Key inflation gauge watched by the Federal Reserve hits another 30-year high
- Core inflation rose 3.6% in August from a year ago, the biggest jump in more than 30 years.
- Personal spending increased 0.8%, slightly higher than the estimate.
Inflation ran at a fresh 30-year high in August as supply chain disruptions and extraordinarily high demand fueled ongoing price pressures, the Commerce Department reported Friday.
The core personal consumption expenditures price index, which excludes food and energy costs and is the Federal Reserve's preferred measure of inflation, increased 0.3% for the month and was up 3.6% from a year ago. The monthly gain was slightly higher than the 0.2% Dow Jones estimate and the annual forecast of 3.5%.
That's the highest since May 1991 and reflective of inflationary pressures that Fed Chairman Jerome Powell said earlier this week he finds "frustrating."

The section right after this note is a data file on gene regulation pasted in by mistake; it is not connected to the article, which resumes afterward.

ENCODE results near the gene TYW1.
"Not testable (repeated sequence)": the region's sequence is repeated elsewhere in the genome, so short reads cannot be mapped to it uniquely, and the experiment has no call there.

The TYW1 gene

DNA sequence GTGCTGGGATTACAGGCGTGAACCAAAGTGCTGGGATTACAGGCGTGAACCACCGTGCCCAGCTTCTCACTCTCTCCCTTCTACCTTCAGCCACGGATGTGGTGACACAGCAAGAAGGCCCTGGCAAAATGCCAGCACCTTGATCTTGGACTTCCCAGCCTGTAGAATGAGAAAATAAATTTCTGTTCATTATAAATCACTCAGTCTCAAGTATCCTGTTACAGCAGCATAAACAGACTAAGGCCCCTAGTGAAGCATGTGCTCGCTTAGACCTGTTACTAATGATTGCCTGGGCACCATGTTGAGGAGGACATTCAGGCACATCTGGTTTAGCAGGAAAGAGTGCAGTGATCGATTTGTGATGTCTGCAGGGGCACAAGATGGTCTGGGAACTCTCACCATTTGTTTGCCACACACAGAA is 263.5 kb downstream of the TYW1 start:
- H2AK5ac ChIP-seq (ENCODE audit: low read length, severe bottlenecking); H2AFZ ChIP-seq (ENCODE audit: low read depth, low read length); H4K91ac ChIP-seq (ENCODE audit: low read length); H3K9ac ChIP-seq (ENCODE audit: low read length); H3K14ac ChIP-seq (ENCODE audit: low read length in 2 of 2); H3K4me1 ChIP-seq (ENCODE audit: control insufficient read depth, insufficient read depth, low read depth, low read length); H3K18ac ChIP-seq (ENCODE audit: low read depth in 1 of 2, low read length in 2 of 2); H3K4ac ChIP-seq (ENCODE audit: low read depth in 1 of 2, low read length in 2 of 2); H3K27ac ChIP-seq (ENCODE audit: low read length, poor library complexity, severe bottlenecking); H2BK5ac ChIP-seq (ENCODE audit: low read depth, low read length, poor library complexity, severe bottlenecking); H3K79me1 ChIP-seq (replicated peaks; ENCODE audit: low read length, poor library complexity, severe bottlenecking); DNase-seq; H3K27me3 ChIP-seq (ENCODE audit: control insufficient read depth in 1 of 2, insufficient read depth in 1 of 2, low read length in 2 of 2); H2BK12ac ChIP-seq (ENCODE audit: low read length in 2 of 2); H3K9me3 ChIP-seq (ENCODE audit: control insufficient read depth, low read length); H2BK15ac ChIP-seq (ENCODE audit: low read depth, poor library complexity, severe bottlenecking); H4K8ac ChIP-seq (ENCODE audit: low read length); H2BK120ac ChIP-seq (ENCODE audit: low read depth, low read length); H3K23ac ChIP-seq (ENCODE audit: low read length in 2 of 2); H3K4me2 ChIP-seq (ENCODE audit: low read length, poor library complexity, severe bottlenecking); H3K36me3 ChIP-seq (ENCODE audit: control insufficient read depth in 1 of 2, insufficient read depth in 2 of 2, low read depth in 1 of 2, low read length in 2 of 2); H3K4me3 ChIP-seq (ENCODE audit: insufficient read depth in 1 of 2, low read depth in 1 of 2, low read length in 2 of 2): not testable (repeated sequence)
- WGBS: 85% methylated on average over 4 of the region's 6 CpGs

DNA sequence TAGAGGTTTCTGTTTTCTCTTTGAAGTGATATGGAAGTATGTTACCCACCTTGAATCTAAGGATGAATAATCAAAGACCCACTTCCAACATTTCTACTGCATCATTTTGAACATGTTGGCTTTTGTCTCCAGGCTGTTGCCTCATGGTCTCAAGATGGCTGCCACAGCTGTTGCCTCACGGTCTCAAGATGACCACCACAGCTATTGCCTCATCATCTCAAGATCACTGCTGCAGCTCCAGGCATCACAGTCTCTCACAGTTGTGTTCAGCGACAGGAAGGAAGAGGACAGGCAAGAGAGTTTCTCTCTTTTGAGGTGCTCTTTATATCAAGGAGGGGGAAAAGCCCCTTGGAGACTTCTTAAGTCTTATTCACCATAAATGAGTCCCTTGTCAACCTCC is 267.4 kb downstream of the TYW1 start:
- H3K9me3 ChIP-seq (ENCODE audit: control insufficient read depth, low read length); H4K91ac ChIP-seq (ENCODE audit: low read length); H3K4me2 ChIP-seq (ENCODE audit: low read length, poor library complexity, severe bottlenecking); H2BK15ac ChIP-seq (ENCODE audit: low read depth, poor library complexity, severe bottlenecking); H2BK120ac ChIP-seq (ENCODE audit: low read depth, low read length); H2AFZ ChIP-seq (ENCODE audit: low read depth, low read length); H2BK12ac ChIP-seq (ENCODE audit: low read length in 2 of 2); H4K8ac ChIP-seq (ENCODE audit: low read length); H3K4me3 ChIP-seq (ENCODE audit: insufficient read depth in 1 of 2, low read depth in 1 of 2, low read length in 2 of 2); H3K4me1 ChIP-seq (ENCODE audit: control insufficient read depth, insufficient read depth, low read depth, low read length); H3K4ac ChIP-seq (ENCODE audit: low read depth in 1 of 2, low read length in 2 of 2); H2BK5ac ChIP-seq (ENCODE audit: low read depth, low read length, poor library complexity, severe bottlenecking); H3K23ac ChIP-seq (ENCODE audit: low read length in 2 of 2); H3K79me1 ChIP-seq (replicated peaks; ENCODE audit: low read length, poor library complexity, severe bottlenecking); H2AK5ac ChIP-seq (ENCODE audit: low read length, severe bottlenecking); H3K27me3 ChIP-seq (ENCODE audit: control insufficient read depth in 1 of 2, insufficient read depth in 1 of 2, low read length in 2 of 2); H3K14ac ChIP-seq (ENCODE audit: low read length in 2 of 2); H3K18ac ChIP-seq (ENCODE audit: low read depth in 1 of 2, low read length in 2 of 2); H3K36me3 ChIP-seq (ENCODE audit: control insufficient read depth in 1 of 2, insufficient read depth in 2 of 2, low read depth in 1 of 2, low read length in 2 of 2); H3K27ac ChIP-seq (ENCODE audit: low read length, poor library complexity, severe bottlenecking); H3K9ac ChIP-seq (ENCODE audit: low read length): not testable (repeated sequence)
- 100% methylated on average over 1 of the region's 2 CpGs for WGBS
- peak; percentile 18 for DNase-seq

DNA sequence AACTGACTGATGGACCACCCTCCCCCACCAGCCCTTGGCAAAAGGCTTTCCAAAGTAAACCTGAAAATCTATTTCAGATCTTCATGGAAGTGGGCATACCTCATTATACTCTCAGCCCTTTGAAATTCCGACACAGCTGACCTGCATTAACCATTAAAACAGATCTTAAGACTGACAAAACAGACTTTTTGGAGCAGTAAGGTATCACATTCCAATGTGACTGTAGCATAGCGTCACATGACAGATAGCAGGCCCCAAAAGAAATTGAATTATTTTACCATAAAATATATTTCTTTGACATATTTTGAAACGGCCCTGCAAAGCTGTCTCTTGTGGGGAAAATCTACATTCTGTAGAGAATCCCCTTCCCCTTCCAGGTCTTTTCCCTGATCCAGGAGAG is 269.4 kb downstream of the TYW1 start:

On a headline basis, PCE prices rose 0.4% for the month and 4.3% year over year, the highest since January 1991. That reflected a 24.9% increase in energy prices and a 2.8% rise in food.
Goods prices rose by 5.5% while services increased by 3.6%.
The rise in inflation came as personal income increased 0.2% for the month, in line with estimates but indicative that real income is falling as inflation rises. Spending accelerated 0.8%, slightly above the 0.7% forecast.
Personal savings totaled $1.71 trillion, running at a 9.4% rate and a decrease from 10.1% in July. The savings rate peaked at 33.8% in April 2020 in the early days of the pandemic as the government rushed out payments to individuals and businesses were shut down to combat the Covid spread.
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